[-empyre-] glitch device/divide (slight return)

Curt Cloninger curt at lab404.com
Fri Dec 9 08:19:22 EST 2011

Hi Julian (and all),

I just got back from a run and during the run Walter De Maria's 
"Lightning Filed" came to mind ( 
http://en.wikipedia.org/wiki/Lightning_Field ). It seems a good 
example of a human-prepared "field" (pun intended) which greatly 
increases the chances of (what I want to understand as something 
like) a glitch event, while at the same time not "causing the event 
to happen (per se). The lightning will more than likely strike, but 
you can't predict exactly when. So is it human art or a natural 
event? Yes, yes, and something in-between much more rigorously 
entangled and problematic. The same holds true with certain forms of 
analog electric guitar amplifier feedback. I can set up a guitar rig 
to create an environment in which feedback is likely to occur, but I 
can't ever tell exactly what that feedback will sound like or exactly 
when it will occur.

To conceive of the glitch only as a totally unpredictable, 
unforeseeable, and uninvitable event is to imagine a world in which 
there are either completely random events or completely hermetically 
sealed systems, and nothing in between. This cosmology gives great 
agency to the unforseen "natural" glitch event, but little agency to 
structured human cultures and systems.Humans are impotent to 
trick-out or access the wild agency of the natural glitch event. If 
we are ever able to access it, by definition we must not have 
actually accessed it, because we were trying to access it. This is a 
bit of a semantic catch 22.

Deleuze and Guattari propose a speculative/experimental practice of 
deterritorialization. You intend to head somewhere, but by definition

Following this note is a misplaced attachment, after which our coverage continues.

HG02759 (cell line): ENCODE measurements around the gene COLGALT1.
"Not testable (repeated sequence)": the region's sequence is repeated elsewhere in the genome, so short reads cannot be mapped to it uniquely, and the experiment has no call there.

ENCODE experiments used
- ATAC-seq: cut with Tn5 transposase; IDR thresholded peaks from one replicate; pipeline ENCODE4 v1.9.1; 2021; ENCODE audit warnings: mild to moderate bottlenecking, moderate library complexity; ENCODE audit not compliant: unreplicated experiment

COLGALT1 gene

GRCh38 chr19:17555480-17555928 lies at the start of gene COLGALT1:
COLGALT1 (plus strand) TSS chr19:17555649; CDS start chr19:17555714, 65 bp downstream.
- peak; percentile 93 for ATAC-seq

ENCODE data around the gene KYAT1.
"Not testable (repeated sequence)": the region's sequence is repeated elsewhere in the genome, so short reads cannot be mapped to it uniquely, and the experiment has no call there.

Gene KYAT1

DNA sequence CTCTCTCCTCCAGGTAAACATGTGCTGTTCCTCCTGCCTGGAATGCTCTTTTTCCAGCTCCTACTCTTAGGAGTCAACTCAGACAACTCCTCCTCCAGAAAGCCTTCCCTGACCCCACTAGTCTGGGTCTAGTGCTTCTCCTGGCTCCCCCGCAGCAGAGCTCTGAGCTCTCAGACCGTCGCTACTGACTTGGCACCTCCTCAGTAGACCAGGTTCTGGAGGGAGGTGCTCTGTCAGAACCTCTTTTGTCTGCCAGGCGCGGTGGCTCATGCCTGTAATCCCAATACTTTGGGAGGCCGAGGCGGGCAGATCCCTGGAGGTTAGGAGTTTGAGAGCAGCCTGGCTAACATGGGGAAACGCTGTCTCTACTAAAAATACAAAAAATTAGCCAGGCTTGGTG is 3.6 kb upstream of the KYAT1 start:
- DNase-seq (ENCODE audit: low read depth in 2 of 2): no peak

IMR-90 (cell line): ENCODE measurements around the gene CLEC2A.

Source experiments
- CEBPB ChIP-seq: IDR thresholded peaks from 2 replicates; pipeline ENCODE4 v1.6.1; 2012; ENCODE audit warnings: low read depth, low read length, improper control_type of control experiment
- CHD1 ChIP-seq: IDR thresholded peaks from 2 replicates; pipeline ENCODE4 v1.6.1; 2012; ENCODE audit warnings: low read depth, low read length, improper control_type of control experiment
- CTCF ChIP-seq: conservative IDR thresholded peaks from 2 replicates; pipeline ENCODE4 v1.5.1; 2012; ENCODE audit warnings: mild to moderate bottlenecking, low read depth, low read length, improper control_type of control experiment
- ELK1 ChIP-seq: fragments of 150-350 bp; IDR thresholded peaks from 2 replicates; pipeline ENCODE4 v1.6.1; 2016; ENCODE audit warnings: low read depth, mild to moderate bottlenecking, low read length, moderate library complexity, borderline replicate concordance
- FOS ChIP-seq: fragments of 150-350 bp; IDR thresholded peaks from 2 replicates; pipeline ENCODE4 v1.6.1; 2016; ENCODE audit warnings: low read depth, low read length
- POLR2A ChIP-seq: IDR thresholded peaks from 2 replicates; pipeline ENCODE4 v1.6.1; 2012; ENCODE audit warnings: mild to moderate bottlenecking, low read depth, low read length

you can't know where it will lead or how things will emerge at the 
end of your line. It is a kind of rigorously structured accident. 
Such speculative practices presume the possibility of something 
between intention and accident, a yet to have emerged space, an event 
of emergent becoming (to tap Whitehead). To tap Bergson, an 
actualization of the virtual. Such speculative practices might be 
relevant politically in terms of teasing out heretofore unseen 
tactical fissures between the orchestrated catastrophes of strategic 
capital. Then again, they might prove completely irrelevant. Such are 
the gambles of this kind of art and theory.

Yes, there are glitches that cause plane crash catastrophes. The 1 
plane is flying, then the 0 plane is crashed. But there are other 
more analog-esque glitches that fluctuate in the margins between 1 
and 0. Less catastrophic glitches. Slower, stranger glitches. The 
gradual modulations of human language via grammatalogical homonymic 
slippages during lived/uttered events, for example. How might a 
glitch theory and glitch art be expanded to allow for and encourage 
the entangled spaces between totally unexpected catastrophy and 
totally systematic orchestration?


Julian Wrote:

>I most certainly don't think one can design glitches,
>merely encourage them or work with them. Parametric control of a 
>glitch would be
>an oxymoron in that one cannot choreograph an accident, only create conditions
>such that one is likely to occur.
>For me a great glitch is unanticipated, devastating, wild.

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